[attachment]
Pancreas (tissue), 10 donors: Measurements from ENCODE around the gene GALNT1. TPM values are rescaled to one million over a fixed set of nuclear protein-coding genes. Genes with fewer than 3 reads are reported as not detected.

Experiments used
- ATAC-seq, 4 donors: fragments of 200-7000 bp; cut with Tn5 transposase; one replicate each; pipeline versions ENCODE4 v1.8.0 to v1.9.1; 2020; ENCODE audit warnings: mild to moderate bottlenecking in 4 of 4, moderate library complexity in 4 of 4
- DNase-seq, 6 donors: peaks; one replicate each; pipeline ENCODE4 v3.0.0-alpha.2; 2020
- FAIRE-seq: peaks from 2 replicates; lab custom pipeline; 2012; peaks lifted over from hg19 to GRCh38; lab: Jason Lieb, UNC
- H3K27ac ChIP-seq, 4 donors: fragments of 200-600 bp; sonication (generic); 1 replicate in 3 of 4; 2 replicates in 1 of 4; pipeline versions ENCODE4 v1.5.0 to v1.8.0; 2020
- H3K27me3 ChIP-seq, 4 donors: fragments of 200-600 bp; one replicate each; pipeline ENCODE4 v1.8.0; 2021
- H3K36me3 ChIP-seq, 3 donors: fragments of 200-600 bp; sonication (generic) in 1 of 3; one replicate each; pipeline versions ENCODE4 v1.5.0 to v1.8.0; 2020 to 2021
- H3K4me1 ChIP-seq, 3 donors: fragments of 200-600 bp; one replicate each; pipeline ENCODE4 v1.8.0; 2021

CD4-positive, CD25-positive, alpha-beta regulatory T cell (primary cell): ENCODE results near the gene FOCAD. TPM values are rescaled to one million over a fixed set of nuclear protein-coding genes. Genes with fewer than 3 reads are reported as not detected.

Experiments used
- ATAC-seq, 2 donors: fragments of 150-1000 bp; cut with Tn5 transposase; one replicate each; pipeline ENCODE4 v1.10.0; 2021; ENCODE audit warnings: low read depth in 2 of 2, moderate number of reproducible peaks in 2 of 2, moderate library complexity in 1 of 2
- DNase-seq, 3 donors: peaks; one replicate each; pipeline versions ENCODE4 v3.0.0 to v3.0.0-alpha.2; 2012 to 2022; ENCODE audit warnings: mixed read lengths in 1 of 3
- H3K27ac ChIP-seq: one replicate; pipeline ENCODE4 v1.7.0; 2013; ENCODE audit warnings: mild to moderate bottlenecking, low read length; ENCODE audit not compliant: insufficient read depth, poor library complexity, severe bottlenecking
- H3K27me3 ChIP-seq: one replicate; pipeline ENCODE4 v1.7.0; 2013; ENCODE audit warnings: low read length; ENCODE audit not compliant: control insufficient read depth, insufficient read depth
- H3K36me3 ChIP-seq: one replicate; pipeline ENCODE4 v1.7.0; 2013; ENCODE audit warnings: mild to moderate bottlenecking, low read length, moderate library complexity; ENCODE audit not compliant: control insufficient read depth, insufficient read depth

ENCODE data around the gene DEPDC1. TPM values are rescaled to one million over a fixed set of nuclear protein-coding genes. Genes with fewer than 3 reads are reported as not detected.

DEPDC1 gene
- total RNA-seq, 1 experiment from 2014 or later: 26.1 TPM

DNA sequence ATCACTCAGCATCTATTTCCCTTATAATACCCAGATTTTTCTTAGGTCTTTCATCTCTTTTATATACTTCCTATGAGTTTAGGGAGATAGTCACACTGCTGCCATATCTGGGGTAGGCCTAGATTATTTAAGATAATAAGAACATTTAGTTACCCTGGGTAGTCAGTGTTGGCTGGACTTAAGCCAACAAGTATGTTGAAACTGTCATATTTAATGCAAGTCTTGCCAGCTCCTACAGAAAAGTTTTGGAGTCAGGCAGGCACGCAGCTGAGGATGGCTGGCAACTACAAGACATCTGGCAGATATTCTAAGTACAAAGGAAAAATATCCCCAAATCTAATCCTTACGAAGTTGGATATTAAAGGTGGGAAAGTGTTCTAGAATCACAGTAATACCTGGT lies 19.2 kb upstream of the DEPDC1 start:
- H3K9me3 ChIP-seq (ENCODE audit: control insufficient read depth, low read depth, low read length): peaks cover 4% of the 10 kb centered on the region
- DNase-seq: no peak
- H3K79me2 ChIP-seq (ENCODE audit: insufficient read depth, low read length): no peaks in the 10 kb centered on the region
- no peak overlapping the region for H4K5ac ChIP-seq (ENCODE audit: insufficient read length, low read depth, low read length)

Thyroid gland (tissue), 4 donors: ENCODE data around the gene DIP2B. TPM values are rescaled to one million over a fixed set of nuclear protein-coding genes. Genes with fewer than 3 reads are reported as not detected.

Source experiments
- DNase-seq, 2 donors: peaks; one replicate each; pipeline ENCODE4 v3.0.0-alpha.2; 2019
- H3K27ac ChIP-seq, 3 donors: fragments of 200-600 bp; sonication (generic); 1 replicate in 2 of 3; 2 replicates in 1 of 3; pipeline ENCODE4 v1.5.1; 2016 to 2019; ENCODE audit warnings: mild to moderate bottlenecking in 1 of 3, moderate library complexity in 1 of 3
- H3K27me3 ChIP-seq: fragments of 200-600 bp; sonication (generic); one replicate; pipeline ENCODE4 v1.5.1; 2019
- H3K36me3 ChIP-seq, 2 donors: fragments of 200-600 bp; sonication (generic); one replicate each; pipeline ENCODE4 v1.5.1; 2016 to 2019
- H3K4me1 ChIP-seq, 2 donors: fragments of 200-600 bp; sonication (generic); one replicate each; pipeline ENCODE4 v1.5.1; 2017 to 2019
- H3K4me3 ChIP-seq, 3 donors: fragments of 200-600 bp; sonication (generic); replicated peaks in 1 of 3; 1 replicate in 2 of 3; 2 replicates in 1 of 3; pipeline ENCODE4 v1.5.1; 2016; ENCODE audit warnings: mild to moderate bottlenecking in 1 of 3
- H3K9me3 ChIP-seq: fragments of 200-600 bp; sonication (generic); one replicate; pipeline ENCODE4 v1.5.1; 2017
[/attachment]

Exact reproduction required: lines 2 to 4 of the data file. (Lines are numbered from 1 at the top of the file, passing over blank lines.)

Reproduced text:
Experiments used
- ATAC-seq, 4 donors: fragments of 200-7000 bp; cut with Tn5 transposase; one replicate each; pipeline versions ENCODE4 v1.8.0 to v1.9.1; 2020; ENCODE audit warnings: mild to moderate bottlenecking in 4 of 4, moderate library complexity in 4 of 4
- DNase-seq, 6 donors: peaks; one replicate each; pipeline ENCODE4 v3.0.0-alpha.2; 2020